In British Columbia, provincial law divides the responsibility for guardianship of children into two distinct roles.
- Personal Guardianship involves responsibility for a child's day-to-day personal, health and wellness needs.
- Property Guardianship involves responsibility for a child's legal and financial interests.
When the Ministry of Children and Family Development (MCFD) or a Delegated Aboriginal Agency (DAA)/Indigenous Child and Family Service Agency (ICFSA) brings a child/youth into their care, they take on the role of personal guardian. Depending on the situation, sometimes, the role of property guardian stays with the existing parents or guardians of the child. At other times, the role of property guardian transfers to the Public Guardian and Trustee (PGT).
When the PGT is property guardian, we have the responsibility to look after the financial and legal interests of those children and youth. These responsibilities include:
- Applying for financial benefits
- Managing legal claims for damages due to injury or loss
- Getting certain legal identification
- Helping youth who are becoming adults, set goals and plan for their financial future
When providing these services, the PGT uses trauma-informed approaches and strives to be culturally aware, respectful and inclusive. To learn more about what the PGT does as property guardian, visit our property guardian services page.
Jurisdiction for Indigenous Child and Family Services
On November 25, 2022, the Province passed Bill 38, the Indigenous Self-Government in Child and Family Services Amendment Act. Under Bill 38, a First Nation or Indigenous community can now reclaim responsibility for child and family services.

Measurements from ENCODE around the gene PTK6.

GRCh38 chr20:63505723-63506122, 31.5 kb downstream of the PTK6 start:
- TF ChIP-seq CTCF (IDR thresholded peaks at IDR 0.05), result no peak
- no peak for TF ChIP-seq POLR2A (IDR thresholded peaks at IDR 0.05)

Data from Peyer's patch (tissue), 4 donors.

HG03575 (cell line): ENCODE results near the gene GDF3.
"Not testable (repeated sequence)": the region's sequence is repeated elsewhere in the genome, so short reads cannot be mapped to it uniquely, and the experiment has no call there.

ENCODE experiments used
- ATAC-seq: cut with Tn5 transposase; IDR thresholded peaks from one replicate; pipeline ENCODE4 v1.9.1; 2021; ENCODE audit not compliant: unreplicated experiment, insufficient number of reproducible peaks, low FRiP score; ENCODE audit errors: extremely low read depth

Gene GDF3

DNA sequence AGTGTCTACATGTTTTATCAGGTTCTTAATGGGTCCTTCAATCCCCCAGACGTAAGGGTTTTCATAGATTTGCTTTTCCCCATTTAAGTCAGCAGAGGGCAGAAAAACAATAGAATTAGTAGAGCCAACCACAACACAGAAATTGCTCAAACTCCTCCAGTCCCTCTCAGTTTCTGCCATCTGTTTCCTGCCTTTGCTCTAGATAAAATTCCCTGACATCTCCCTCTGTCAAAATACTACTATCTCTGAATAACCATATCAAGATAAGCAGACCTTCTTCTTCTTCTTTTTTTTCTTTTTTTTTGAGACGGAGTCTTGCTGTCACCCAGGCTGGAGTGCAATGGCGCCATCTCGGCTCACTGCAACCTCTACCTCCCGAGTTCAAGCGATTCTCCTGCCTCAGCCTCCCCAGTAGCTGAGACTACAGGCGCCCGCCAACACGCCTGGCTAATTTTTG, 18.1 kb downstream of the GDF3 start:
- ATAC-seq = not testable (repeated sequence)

When reclaiming jurisdiction, First Nations may choose to take on both property and personal guardianship roles or they may choose to enter into an agreement for the PGT to provide property guardianship services for children and youth under their guardianship.
The PGT is committed to supporting First Nations and their communities to be successful in whatever role(s) they take on in child and family services, whether or not they work with us as co-guardians.
Property guardian coordination agreements with the PGT
If a First Nation wishes for the PGT to remain involved as property guardian, we will enter into a property guardian coordination agreement with the Nation. These agreements are specific to how property guardian services will be provided by the PGT for the Nation.
Property guardian coordination agreements include the following:
- Roles and responsibilities of both parties
- Procedures and protocols for communication and sharing information
- Other agreement terms
After a coordination agreement is signed, the PGT will carry out property guardianship duties as stated in the agreement.
We respect Indigenous ways of being and will continue to adapt our services to reflect the values and cultural beliefs of each First Nation that we work with. We will collaborate with the Nations to ensure the best possible outcomes for their children and youth.
You can also read our document on property guardian coordination agreements for more information.
Support to First Nations that choose to take on the role of property guardian
First Nations that choose to retain property guardianship responsibilities and not involve the PGT as property guardian can count on the following support from the PGT:
- Transfer of any active legal or financial issues for their children or youth from the PGT to the Nation
- Provide information about the property guardianship role
- Share our expertise and resources about property guardianship
- Support other identified needs
If you are a member of a First Nation or Indigenous community and would like to learn more, we encourage you to connect with us! You can contact our Child and Youth Services division at email@example.com.